With Tunstall’s rejection, Tyndale realized the freedom to translate and print the Scriptures in England was closed. From London, the Reformer made his way to Hamburg, and eventually to Cologne, France, where he continued his work. At last he took his prepared manuscripts to a printer and the actual printing was begun. Before the work had progressed far, Tyndale’s secret became known to the clergy and he was forced to flee, taking with him his precious manuscripts.

Gathering what sheets he was able to secure, Tyndale fled to Worms. Finally, in 1526 the first printing of the entire New Testament in English was completed. It is known as the Worms New Testament. The New Testaments were then bundled in bolts of cloth or hidden in barrels of flour and smuggled into England. Willing workers distributed the books to colporteurs who in turn sold them throughout the country.

Tyndale's Death

Tyndale was eventually betrayed into the hands of his enemies and after suffering many months of imprisonment, on October 6, 1536 he was led outside of the Vilvorde Prison where was chained to the stake and a cord passed around his neck. At the signal of the officer he was strangled and his body burned. However, before his death Tyndale’s uttered his last words. They were a prayer, “Lord, open the King of England’s eyes.”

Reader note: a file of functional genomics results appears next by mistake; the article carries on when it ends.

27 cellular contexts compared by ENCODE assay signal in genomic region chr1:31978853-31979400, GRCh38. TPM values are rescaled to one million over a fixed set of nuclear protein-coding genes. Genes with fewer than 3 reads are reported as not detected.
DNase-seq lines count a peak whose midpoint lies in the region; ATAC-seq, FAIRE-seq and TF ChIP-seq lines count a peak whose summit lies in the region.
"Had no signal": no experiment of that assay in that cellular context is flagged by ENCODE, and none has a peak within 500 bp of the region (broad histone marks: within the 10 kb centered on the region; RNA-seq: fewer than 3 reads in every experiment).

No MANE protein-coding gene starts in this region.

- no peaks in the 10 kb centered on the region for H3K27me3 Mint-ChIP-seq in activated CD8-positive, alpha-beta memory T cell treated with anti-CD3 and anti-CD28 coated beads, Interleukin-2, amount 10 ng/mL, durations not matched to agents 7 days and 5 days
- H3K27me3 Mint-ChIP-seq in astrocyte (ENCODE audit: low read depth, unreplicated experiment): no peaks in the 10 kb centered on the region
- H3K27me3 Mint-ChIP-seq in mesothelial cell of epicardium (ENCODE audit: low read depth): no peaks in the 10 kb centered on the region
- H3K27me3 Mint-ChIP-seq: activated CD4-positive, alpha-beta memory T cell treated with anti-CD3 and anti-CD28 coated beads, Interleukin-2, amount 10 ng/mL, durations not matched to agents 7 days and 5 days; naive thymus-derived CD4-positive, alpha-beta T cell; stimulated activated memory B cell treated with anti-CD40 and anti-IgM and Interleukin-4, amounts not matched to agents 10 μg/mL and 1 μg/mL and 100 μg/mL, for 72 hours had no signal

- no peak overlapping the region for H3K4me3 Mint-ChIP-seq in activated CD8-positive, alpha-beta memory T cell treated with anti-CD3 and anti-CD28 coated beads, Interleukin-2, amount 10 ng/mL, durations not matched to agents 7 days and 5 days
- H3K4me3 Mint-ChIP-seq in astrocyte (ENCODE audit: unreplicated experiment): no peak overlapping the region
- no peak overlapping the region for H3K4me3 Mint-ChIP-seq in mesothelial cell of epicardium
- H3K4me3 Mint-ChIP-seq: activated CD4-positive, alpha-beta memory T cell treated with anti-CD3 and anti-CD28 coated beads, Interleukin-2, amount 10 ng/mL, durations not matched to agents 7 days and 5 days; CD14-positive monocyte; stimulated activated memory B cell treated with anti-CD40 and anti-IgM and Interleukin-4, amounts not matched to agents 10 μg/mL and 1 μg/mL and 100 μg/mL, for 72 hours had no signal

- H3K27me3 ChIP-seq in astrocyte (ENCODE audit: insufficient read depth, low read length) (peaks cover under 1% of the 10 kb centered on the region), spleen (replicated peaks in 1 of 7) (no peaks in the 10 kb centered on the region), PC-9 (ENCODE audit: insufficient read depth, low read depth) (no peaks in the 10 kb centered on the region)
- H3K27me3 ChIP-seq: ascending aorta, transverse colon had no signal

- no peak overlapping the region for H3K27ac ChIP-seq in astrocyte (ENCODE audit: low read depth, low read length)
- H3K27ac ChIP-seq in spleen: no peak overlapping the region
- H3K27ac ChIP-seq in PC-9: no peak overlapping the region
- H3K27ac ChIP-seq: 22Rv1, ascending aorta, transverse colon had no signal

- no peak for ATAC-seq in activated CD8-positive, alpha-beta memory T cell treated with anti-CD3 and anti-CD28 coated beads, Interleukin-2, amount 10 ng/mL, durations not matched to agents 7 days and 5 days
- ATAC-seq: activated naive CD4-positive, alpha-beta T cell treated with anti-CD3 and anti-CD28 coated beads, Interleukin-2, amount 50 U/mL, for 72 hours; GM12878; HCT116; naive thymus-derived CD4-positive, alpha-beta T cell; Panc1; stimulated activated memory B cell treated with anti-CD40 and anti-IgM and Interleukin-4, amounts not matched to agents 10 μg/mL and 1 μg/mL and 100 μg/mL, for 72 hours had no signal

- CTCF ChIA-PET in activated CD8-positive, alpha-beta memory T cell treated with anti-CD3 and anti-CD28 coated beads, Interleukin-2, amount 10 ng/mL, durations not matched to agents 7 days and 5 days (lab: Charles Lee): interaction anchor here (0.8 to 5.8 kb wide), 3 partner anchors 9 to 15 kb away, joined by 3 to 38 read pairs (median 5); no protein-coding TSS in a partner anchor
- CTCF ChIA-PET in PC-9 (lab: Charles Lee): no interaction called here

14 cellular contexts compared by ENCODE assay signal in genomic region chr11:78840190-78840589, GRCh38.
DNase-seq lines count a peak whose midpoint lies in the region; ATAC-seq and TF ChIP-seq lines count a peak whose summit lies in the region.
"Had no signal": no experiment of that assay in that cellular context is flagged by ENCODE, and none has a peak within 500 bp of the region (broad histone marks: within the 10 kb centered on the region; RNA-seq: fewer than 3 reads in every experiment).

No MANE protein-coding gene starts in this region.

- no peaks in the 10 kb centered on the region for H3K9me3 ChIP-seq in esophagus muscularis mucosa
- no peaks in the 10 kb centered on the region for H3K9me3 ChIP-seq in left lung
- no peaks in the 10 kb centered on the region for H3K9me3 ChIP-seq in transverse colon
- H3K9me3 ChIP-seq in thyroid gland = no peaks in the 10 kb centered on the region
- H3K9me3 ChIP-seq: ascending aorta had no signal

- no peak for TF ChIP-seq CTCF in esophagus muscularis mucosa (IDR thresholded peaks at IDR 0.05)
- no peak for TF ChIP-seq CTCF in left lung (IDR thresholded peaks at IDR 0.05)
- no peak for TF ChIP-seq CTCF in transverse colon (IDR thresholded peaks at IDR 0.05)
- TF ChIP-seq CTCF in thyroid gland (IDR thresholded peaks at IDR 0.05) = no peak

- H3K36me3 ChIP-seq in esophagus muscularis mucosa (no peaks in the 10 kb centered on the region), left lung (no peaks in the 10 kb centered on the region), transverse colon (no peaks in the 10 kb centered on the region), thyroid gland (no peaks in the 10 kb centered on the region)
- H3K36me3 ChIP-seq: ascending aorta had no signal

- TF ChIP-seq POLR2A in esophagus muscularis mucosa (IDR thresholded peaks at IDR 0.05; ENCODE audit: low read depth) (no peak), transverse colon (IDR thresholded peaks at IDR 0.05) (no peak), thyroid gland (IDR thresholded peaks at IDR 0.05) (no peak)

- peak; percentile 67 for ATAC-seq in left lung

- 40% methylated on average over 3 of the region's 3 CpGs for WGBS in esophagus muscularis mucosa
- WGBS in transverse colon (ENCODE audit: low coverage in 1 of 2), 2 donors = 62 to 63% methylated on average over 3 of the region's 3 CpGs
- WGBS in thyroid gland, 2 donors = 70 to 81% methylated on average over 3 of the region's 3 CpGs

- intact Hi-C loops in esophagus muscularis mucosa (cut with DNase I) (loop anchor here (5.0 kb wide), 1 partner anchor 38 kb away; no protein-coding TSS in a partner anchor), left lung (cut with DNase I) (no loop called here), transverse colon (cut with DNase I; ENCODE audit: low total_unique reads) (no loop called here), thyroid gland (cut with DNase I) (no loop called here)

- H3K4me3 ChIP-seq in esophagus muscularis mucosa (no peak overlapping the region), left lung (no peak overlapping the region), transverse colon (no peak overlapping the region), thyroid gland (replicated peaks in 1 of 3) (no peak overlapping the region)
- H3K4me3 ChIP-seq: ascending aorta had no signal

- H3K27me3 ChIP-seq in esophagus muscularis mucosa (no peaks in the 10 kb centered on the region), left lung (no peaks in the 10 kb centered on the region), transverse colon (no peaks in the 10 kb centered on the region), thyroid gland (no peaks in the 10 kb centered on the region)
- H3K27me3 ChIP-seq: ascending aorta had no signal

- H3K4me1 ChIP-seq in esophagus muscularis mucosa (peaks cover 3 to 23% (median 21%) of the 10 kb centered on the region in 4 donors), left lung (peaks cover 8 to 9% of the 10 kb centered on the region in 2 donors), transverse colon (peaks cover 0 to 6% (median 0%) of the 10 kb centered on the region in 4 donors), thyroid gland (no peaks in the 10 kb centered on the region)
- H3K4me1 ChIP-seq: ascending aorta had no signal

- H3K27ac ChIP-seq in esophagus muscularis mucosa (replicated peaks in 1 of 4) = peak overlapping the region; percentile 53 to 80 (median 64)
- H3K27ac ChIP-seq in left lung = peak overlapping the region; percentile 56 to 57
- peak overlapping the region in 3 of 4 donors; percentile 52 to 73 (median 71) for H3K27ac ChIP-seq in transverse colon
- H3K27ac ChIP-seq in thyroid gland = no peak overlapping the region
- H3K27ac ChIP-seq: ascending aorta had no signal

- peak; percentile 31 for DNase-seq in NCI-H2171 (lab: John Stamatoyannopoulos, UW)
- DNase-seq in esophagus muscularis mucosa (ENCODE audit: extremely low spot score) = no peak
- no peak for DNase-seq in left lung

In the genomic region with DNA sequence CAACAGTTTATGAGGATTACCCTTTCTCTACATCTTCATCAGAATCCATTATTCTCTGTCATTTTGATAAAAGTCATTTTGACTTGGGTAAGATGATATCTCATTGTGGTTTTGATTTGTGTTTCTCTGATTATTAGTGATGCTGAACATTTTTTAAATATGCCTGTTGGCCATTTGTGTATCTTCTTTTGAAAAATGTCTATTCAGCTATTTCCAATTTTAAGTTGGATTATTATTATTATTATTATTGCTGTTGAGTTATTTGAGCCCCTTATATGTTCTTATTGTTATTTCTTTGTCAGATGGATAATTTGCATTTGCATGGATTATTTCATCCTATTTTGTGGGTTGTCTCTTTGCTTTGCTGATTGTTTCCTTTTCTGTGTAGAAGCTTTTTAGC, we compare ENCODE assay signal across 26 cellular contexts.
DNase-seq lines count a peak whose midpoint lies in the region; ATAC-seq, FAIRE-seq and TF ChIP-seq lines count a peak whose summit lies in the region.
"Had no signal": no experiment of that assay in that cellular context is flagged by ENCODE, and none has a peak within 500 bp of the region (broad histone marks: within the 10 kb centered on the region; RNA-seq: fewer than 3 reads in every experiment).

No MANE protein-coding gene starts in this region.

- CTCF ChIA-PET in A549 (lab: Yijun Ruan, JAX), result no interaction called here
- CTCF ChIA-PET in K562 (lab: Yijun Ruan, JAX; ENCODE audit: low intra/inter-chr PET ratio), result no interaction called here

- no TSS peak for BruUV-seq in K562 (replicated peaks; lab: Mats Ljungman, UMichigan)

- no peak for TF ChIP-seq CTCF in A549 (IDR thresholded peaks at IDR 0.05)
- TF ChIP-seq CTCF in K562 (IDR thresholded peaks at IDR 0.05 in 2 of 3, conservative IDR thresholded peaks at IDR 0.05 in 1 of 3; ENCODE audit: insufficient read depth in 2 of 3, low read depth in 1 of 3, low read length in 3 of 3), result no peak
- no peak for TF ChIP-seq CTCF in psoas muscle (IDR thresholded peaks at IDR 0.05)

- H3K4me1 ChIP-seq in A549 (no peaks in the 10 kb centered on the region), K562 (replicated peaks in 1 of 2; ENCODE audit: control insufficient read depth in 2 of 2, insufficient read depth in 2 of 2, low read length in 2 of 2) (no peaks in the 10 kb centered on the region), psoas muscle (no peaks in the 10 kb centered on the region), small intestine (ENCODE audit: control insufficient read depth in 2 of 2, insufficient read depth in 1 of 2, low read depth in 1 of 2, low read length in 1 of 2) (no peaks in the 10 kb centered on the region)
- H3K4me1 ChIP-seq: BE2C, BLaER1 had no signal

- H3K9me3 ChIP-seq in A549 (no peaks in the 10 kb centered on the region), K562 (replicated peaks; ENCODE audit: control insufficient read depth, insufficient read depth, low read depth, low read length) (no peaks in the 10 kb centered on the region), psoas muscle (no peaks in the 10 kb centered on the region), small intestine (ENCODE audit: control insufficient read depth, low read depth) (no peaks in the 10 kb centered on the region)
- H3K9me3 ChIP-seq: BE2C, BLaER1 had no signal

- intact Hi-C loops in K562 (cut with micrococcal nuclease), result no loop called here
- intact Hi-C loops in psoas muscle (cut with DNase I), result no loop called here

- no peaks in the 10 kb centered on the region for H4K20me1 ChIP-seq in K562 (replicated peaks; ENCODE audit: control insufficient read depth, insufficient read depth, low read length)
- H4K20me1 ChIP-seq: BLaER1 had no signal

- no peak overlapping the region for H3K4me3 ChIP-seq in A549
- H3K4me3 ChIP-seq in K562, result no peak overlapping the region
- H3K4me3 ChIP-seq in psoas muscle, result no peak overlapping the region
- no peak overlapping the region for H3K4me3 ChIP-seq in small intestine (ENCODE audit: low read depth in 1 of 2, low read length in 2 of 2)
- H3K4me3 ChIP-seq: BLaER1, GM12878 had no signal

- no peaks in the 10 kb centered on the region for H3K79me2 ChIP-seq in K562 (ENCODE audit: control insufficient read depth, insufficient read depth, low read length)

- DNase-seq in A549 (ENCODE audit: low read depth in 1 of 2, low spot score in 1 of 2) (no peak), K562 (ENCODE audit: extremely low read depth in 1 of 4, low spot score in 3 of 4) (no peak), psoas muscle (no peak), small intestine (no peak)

In a most unusual way, that prayer was answered. In 1538, Henry VIII signed an order appointing that a copy of the Bible was to be placed in every parish church, available for all to read. That edition become known as the Coverdale Bible, but it was largely the result of Tyndale’s work. Within two years the edition was sold out and another one was printed. How different things were than they had been just two years before when anyone who had a Bible could only read it in secret, hidden from prying eyes.

Though Tyndale did not live to see the event, he had prepared the weapon that enabled others to carry forward the standard of truth, changing for all time the course of history. Tyndale’s legacy continues down to the present day. In 1611, King James of England authorized a new translation of the Bible (Now known as the King James Bible). 90% comes directly from the Tyndale translation. The later “Revised Standard Version” was still 75% a product of Tyndale's work. Many of his phrases are still evident in the NIV translation of today. (In him we live and move and have our being) It is not an exaggeration to say that almost every English New Testament is merely a revision of Tyndale translation.